On September 3, 2009, the European Commission (“EC”) announced that it was opening an in-depth investigation under the EU Merger Regulation of Oracle Corporation’s proposed acquisition of Sun Microsystems. This announcement came despite the Department of Justice’s (“DOJ”) extended review and approval of the same deal without conditions in late August, in addition to DOJ’s recent signaling of tougher merger review standards and closer cooperation with European competition authorities.

While DOJ’s extended review is understood to have focused on the licensing of Java open-source software, Neelie Kroes, EC’s Competition Commissioner, stated that Brussels wanted to look more closely at the impact on the database software business of Oracle, one of the leaders in that market, acquiring control of MySQL, an open source database product that was acquired by Sun last year. “The Commission has to examine very carefully the effects on competition in Europe when the world’s leading proprietary database company proposes to take over the world’s leading open source database company.”

The EC’s initial investigation confirmed that the database market is highly concentrated with three main competitors of proprietary databases – Oracle, IBM and Microsoft – controlling approximately 85% of the market in terms of revenue. The EC is concerned that the Oracle databases and Sun’s MySQL compete directly in many sectors of the database market and that MySQL is widely expected to represent a greater competitive constraint as it becomes increasingly functional. The EC is also worried that the open source nature of Sun’s MySQL might not fully eliminate the potential for anti-competitive effects and wants to investigate a number of issues, including Oracle’s incentive to further develop MySQL as an open source database.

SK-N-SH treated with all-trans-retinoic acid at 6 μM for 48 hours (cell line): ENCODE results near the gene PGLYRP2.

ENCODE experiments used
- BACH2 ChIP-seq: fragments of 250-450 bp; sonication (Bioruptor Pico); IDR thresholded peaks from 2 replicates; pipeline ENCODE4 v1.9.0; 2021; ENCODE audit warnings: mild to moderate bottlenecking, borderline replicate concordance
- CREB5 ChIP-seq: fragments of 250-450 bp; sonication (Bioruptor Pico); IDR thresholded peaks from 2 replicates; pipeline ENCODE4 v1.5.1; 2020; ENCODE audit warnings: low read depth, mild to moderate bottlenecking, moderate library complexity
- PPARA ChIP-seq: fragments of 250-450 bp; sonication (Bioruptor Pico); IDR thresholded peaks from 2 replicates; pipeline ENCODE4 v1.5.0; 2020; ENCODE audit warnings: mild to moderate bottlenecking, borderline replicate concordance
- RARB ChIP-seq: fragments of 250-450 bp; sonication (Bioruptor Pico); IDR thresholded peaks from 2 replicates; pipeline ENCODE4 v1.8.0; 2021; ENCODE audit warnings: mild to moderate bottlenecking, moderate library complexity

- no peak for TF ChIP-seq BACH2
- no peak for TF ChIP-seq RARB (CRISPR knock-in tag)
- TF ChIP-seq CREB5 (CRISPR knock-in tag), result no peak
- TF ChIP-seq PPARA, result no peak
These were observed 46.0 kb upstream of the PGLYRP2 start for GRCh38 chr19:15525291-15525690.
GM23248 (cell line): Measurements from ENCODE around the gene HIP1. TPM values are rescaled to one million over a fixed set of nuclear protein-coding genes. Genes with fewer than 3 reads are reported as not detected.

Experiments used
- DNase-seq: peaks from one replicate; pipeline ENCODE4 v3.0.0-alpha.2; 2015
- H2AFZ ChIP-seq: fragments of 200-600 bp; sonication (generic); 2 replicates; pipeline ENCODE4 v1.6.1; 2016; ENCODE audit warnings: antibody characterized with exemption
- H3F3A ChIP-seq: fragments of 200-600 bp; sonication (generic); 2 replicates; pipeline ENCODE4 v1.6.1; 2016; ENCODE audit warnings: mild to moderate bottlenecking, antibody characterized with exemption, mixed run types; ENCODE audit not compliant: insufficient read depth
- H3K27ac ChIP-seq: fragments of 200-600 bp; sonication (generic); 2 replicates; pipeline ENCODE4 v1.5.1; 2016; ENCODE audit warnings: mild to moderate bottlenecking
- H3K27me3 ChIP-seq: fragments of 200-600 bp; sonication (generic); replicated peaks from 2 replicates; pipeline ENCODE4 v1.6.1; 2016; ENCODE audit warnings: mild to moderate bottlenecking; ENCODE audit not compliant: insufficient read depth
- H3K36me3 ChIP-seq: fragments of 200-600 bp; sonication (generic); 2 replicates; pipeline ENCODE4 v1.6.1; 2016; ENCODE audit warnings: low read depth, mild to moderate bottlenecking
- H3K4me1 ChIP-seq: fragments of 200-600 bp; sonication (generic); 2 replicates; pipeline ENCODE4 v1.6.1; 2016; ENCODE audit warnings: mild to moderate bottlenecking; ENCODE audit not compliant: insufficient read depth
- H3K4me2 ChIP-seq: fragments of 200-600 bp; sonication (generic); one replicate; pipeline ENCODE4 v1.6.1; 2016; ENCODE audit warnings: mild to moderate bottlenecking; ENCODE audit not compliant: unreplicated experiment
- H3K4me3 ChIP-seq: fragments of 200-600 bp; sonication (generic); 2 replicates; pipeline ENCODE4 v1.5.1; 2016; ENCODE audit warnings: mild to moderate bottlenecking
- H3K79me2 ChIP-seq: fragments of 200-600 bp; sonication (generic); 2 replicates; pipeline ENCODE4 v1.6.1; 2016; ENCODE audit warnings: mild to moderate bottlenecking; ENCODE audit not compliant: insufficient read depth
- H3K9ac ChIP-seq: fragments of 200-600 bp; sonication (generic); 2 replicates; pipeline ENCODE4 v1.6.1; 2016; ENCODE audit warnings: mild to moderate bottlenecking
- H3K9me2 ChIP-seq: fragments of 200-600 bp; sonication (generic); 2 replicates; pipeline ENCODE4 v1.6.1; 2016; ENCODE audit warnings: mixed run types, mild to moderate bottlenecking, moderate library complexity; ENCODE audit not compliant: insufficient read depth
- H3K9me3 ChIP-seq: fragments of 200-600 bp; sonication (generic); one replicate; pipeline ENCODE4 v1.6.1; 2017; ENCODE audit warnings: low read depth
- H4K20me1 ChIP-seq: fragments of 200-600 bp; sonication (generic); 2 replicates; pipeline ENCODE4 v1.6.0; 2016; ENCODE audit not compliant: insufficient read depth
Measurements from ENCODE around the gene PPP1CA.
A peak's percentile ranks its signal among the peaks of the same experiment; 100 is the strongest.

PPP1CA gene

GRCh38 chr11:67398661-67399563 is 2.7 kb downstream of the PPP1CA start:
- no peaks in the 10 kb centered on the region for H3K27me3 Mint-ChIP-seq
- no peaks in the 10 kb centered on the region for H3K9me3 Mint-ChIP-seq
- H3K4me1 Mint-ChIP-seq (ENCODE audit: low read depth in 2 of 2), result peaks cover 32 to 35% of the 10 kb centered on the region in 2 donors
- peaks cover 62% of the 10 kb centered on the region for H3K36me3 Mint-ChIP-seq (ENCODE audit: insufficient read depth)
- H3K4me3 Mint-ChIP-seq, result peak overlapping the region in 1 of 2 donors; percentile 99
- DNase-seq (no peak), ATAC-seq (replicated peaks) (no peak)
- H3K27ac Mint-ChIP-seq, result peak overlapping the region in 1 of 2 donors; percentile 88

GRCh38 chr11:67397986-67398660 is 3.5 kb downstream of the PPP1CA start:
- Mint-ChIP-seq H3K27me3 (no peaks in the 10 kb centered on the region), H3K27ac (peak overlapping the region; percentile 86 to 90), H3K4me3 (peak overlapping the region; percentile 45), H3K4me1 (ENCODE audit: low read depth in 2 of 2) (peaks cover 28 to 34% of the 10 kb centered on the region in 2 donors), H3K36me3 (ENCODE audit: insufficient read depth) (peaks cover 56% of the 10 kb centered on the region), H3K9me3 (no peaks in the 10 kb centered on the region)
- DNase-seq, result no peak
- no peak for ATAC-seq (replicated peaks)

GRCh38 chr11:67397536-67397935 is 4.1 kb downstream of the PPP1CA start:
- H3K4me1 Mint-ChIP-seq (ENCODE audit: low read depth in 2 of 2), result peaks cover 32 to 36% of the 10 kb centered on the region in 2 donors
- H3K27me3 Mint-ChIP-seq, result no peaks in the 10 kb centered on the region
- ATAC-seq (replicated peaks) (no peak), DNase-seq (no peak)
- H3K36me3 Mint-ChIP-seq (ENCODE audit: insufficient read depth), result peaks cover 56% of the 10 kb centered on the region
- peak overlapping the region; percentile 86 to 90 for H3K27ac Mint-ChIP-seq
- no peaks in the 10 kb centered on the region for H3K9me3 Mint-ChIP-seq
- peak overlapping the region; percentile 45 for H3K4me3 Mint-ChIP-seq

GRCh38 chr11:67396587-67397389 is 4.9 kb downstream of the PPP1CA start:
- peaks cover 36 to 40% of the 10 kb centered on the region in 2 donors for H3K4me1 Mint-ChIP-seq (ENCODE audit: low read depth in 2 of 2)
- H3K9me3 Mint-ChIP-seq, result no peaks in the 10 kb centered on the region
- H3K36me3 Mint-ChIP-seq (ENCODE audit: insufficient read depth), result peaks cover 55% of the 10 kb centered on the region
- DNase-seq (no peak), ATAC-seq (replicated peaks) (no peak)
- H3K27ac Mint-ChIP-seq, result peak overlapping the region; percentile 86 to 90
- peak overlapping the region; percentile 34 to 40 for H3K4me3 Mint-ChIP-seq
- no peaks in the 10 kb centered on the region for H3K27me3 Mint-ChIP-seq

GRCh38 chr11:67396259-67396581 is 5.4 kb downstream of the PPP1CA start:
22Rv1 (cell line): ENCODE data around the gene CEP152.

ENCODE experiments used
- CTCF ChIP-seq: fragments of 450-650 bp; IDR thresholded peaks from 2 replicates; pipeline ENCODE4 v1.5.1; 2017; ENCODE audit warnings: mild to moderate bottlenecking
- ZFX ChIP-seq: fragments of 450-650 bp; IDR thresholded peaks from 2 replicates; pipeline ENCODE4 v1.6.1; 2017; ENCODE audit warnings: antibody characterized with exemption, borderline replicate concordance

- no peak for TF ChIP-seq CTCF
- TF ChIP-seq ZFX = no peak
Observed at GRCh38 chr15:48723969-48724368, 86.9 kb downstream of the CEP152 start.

The EC’s decision, in general, and the nature of the EC’s concerns, in particular, has caused some concerns with industry observers who have highlighted that MySGL generated revenues of only €17m ($24m) in Europe last year, and its roughly $70m of annual sales make it only the 14th-largest database software maker.

Nonetheless, the EC’s investigation appears to respond to claims from Oracle rivals that the software maker would have little incentive to continue developing a product that could ultimately be prove disruptive to its core business. Ms Kroes explained:

[The EC] has an obligation to ensure that customers would not face reduced choice or higher prices as a result of this takeover. Databases are a key element of company IT systems. In the current economic context, all companies are looking for cost-effective IT solutions, and systems based on open-source software are increasingly emerging as viable alternatives to proprietary solutions. The Commission has to ensure that such alternatives would continue to be available.

The EC’s decision to open an in-depth inquiry does not prejudge the final result of its investigation. The EC now has until January 19, 2010, to take a final decision and may consider (1) structural commitments – such as the divestment of MySGL; or (2) behavioral conditions – such as the continued licensing and development of MySGL software.